• M-27: The most dwarfing rootstock produces a tree 3 to 5 feet tall. The first fruit will come in 2 to 3 years. M-27 requires rich, fertile soil. It is ideal for small garden and patio trees and the tree requires permanent staking.
• M-9: Dwarfing rootstock produces a tree 6 to 10 feet tall. The first crop will come in 3 to 4 years. M-9 produces a small garden tree that requires permanent staking.
• M-26: Semi-dwarfing rootstock produces a tree 8 to 12 feet tall. The first crop will come in 3 to 4 years. This tree will be heavier cropping with larger apples. M-26 establishes quickly in good, fertile soil and requires staking for the first 3 to 4 years.
• MM-106: Produces a tree 12 to 17 feet tall. M-106 is an all-purpose rootstock that grows well in most soils. The first crop will come in 4 to 5 years. The tree will require staking for the first 4 to 5 years.
• MM-111: Large tree producing rootstock. The tree will grow 17 to 21 feet tall and will take 6 to 7 years to produce its first crop. Trees on this rootstock will require a ladder for pruning and harvest and staking for the first 4 to 5 years.
• M-25: Produces a very large tree, 21 to 25 feet tall that can be difficult to prune and harvest. The first crop will be ready in 5 to 7 years. Stake these trees for the first 4 to 5 years.
Dessert and Culinary Apple Varieties
How you will use the fruit you harvest is an important question when choosing an apple tree. There are apples for eating fresh out of hand (dessert apples) and apples for cooking (culinary apples). There are apples that are sweet and others that are tart flavored. Some apples must be eaten within a few days of picking. Other apples can be stored for a month or two or more before eating–and actually improve in flavor with storage.
Dessert Apples: Use these apples for eating fresh: Adam’s Pearmain, Akane, Ashmead’s Kernel, Astrachan, Braeburn, Cortland, Court Pendu Plat, Cox’s Orange Pippin, Criterion, Egremont Russet, Ellison’s Orange, Elstar, Empire, Enterprise, Fameuse, Fiesta, Fuji, Gala, Gold Rush, Golden Delicious, Golden Gem, Golden Russet, Granny Smith, Gravenstein, Greensleves, Holland, Honeycrisp, Hubbardston Nonesuch, Hudson’s, Idared, James Grieve, Jerseymac, Jonagold, Jonamac, Kidd’s Orange Red, King, Laxton’s Superb, Liberty, Limelight, Lodi, Macoun, McIntosh, Melrose, Mother, Mutsu, Northern Spy, Paulared, Priscilla, Queen’s Cox, Red Delicious, Ribston Pippin, Spartan, Spigold, Spitzenberg, Stayman Winesap, Summer Rambo, Tolman Sweet, Tydeman’s Late Orange, Tydeman’s Red, Vista Bella, Westfield Seek No Further, White Astrachan, White Winter Pearmain, Worcester Pearmain.
Culinary Apples: Use the apples for baking, sauce, and cider: Arkansas Black (sauce), Astrachan (baked), Chehalis (sauce), Cortland (baked, cider), Cox Orange (sauce, cider), Earliblaze (baked, sauce, cider), Empire (baked, sauce, cider), Fameuse (cider), Golden Delicious (baked, sauce, cider), Golden Russet (cider), Granny Smith (sauce), Gravenstein (sauce), Grimes Golden (cider), Idared (baked, cider), Jonagold (baked), Jonathan (cider), King (baked), Lodi (baked, sauce), Macoun (baked), McIntosh (baked, sauce, cider), Melrose (baked, sauce), Mutsu (baked), Newtown Pippin (baked, sauce, cider), Priscilla (baked), Rome Beauty (baked), Roxbury Russet (cider), Spitzenberg (sauce), Stayman Winesap (baked, cider), Summer Rambo (sauce), Summerred (baked, sauce), Toman Sweet (baked), Transparent (baked, sauce), Tydeman’s Red (baked), Vista Bella (baked, sauce), Wealthy (sauce), White Astrachan (baked, sauce), White Winter Pearmain (sauce).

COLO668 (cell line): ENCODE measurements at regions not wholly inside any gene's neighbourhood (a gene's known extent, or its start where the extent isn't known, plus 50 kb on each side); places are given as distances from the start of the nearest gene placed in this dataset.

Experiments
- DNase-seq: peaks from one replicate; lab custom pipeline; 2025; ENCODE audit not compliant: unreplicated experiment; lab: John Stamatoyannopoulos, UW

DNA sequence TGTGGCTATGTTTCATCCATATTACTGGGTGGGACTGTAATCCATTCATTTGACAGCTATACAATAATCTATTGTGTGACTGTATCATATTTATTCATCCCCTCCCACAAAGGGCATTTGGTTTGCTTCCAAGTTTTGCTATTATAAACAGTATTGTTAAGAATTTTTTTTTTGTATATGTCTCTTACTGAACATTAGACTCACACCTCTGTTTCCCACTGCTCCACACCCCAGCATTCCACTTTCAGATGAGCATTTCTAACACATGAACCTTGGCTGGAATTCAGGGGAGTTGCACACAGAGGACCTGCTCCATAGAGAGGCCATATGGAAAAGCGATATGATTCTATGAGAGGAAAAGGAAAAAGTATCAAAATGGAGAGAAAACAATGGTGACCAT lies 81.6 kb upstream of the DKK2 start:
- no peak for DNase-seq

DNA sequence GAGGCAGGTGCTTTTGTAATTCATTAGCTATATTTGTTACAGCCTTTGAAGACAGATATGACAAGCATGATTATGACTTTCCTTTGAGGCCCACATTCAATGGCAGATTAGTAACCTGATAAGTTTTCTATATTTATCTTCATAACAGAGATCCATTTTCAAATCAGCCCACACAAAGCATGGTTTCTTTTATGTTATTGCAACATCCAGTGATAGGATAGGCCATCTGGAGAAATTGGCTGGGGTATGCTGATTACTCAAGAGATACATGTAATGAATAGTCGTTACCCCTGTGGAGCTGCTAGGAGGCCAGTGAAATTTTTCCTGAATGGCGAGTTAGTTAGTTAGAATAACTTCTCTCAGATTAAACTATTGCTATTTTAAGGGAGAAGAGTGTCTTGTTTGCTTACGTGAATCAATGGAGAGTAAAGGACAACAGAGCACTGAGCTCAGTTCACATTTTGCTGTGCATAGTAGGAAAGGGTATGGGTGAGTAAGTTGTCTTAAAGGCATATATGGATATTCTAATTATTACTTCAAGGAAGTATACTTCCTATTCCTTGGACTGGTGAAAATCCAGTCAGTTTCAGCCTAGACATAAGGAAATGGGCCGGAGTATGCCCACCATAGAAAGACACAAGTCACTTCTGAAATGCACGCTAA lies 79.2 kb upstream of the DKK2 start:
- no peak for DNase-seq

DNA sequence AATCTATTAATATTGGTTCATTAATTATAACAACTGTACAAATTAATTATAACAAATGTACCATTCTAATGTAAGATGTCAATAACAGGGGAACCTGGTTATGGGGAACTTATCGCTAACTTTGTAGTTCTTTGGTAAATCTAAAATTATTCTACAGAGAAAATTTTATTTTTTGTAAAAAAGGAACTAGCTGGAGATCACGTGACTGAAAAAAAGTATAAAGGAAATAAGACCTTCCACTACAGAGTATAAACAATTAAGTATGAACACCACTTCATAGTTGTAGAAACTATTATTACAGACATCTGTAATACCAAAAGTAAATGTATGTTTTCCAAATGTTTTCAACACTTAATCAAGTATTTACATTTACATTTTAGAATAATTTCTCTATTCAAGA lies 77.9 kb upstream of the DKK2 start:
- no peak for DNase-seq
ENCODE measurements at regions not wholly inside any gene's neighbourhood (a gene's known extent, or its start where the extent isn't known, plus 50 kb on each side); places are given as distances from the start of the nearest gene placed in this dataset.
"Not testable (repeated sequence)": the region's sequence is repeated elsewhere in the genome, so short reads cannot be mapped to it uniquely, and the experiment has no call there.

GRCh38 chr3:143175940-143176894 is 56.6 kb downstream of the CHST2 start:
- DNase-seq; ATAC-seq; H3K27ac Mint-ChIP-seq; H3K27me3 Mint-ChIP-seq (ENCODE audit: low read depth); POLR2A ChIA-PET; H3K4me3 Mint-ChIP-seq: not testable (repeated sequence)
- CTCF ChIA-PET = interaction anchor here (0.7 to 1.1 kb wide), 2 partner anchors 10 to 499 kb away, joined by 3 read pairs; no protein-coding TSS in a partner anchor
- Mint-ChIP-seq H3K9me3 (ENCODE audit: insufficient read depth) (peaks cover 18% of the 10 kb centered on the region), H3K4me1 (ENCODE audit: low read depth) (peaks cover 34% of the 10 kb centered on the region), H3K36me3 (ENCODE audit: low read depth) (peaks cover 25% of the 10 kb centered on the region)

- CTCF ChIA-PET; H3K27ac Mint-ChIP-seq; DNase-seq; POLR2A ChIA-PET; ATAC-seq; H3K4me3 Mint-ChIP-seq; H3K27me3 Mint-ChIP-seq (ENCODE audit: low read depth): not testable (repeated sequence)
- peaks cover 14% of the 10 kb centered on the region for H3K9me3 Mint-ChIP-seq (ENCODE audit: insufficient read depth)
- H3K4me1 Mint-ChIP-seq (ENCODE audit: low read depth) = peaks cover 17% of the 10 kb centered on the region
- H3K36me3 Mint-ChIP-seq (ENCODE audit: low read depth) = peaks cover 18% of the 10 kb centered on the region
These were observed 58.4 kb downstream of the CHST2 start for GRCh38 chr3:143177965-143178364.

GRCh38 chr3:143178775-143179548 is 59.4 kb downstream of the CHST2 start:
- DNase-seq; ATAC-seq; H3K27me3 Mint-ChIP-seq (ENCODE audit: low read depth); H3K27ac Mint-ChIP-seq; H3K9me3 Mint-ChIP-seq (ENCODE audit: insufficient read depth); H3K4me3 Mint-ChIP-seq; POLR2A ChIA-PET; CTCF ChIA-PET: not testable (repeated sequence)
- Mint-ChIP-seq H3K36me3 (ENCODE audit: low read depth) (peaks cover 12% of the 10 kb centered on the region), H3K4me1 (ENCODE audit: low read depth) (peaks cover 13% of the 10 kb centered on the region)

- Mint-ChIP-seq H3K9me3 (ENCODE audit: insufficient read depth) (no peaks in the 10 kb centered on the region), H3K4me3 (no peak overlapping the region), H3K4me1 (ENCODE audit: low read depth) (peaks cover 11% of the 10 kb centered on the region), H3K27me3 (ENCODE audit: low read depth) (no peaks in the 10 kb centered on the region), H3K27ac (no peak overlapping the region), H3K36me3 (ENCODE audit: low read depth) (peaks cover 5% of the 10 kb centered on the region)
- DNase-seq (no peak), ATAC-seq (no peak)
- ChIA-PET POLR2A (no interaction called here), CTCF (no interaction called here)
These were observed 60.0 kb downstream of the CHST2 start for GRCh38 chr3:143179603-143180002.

There are literally thousands of name apple varieties and cultivars. These lists are far from complete but name some of the most popular and readily available apple trees.
Apple Flowering and Harvest Times
Nearly all apples require pollination from a second cultivar or variety that flowers at the same time. Choose varieties that overlap their flowering time. That means very early and very late varieties are very likely to not cross-pollinate.
• Early Season Varieties: Akane, Anna, Astrachan, Beverley Hills, Dorsett Golden, Earliblaze, Ein Shemer, Jerseymac, Liberty, Lodi, Summerred, Tolman Sweet, Tydeman’s Early, Vista Bella, White Astrachan.
• Early to Midseason Varieties: Chehalis, Gravenstein, Jonamac, McIntosh, Paulared, Prima, Summer Rambo.
• Midseason Varieties: Buckley Giant, Crimson Beauty, Gala, Gordon, Holland, Hubbardston Nonesuch, Jonamac, Jonathan, Tropical Beauty, Twenty Ounce, Wealthy, White Winter Pearmain.
• Midseason to Late Varieties: Cortland, Cox Orange, Empire, Fameuse, Golden Delicious, Golden Russet, Jonagold, King, McIntosh, Priscilla, Spartan, Westfield Seek No Further, Winter Banana, Wolf River Yellow Newton.
• Late Varieties: Arkansas Black, Baldwin Woodpecker, Criterion, Fuji, Grimes Golden, Granny Smith, Idared, Liberty, Macoun, Melrose, Mutsu, Newton Pippin, Northern Spy, Rome Beauty, Roxbury Russet, Spigold, Spitzenberg, Stayman Winesap.
• Extra-hardy Varieties for Cold Regions: Honeygold, Red Baron, Regent.
• Low-Chill Varieties for Warm Regions: Anna, Beverly Hills, Dorsett Golden, Ein Shemer, Gordon, Winter Banana, Winter Pearmain.
• Poor pollinators: These apples produce poor pollen and cannot pollinate other varieties: Jonagold, Spigold, Mutsu, Gravenstein, Winsesap, Stayman.
Planting Apple Trees
Apple trees can be planted in spring or fall. They are best planted while the plant is dormant. In very cold winter regions, plant apple trees in spring. In mild winter regions, plant apple trees in the fall.
Plant apple trees in well-drained soil in holes large enough to spread the roots out freely. The graft or bud union of standard, half-standard, and bush trees can be set below the ground level. Set the graft union of a dwarf or semi-dwarf tree higher than the ground level. This will ensure that the scion will not root and negate the rootstock.
The scion is the top part of a grafted tree. The scion is selected for the type of fruit it bears. The rootstock is the root system on which a scion is grafted or budded. The rootstock determines the ultimate size of a grafted tree. Rootstocks are selected for their vigor.
Also of interest: